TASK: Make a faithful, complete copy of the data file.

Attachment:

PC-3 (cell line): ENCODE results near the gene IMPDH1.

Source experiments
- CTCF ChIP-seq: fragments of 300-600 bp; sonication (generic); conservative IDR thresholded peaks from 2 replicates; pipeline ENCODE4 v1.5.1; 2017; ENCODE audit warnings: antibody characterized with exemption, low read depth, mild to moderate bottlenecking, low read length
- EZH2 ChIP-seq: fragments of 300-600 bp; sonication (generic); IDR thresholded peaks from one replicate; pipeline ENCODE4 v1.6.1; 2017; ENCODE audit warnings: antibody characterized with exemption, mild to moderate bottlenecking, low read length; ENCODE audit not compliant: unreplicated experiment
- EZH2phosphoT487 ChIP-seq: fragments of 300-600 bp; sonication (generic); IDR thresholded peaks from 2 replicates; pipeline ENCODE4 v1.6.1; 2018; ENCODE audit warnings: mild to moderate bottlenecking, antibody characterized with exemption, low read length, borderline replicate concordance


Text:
PC-3 (cell line): ENCODE results near the gene IMPDH1.

Source experiments
- CTCF ChIP-seq: fragments of 300-600 bp; sonication (generic); conservative IDR thresholded peaks from 2 replicates; pipeline ENCODE4 v1.5.1; 2017; ENCODE audit warnings: antibody characterized with exemption, low read depth, mild to moderate bottlenecking, low read length
- EZH2 ChIP-seq: fragments of 300-600 bp; sonication (generic); IDR thresholded peaks from one replicate; pipeline ENCODE4 v1.6.1; 2017; ENCODE audit warnings: antibody characterized with exemption, mild to moderate bottlenecking, low read length; ENCODE audit not compliant: unreplicated experiment
- EZH2phosphoT487 ChIP-seq: fragments of 300-600 bp; sonication (generic); IDR thresholded peaks from 2 replicates; pipeline ENCODE4 v1.6.1; 2018; ENCODE audit warnings: mild to moderate bottlenecking, antibody characterized with exemption, low read length, borderline replicate concordance